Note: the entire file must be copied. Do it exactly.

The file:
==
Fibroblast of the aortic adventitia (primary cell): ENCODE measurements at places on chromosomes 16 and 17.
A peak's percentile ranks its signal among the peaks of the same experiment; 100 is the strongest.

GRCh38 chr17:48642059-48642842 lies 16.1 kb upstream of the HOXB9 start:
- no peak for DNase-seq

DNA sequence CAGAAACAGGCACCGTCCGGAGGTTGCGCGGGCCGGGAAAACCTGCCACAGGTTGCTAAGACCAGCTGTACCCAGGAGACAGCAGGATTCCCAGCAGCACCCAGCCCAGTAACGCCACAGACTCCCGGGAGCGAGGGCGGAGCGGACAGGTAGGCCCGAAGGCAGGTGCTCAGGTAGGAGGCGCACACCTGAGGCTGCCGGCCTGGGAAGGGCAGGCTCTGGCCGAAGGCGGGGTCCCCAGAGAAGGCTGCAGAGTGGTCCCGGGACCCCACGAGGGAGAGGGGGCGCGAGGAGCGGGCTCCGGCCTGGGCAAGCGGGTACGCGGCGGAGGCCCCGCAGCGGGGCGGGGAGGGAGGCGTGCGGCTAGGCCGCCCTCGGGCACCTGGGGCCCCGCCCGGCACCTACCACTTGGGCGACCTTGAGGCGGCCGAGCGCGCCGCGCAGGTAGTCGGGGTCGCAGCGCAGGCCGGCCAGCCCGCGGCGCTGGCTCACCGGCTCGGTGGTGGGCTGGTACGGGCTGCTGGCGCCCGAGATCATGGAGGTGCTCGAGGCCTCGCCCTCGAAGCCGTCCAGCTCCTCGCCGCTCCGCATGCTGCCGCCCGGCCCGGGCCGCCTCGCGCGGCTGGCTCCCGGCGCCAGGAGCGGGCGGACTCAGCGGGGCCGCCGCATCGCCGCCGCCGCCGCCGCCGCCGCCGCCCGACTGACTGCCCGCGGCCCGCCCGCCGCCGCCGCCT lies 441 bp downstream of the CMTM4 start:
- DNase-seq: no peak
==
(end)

Fibroblast of the aortic adventitia (primary cell): ENCODE measurements at places on chromosomes 16 and 17.
A peak's percentile ranks its signal among the peaks of the same experiment; 100 is the strongest.

GRCh38 chr17:48642059-48642842 lies 16.1 kb upstream of the HOXB9 start:
- no peak for DNase-seq

DNA sequence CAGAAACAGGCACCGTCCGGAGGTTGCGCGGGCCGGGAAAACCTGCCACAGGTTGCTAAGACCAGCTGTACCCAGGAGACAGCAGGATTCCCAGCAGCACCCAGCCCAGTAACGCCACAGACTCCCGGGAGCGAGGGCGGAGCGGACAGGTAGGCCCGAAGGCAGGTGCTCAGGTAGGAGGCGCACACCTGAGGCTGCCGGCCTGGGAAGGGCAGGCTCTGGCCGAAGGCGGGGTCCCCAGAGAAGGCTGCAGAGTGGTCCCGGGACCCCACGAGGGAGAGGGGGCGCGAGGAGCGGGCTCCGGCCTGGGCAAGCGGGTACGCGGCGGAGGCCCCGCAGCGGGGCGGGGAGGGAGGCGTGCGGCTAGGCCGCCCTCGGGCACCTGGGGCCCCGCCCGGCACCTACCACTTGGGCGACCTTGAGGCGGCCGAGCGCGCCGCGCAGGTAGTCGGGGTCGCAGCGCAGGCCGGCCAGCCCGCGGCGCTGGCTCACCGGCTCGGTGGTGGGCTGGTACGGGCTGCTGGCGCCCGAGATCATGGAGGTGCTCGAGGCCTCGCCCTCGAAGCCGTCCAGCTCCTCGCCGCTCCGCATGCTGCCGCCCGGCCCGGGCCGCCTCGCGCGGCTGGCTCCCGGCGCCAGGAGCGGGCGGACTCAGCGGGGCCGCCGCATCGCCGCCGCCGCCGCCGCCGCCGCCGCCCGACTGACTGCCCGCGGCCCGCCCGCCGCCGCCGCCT lies 441 bp downstream of the CMTM4 start:
- DNase-seq: no peak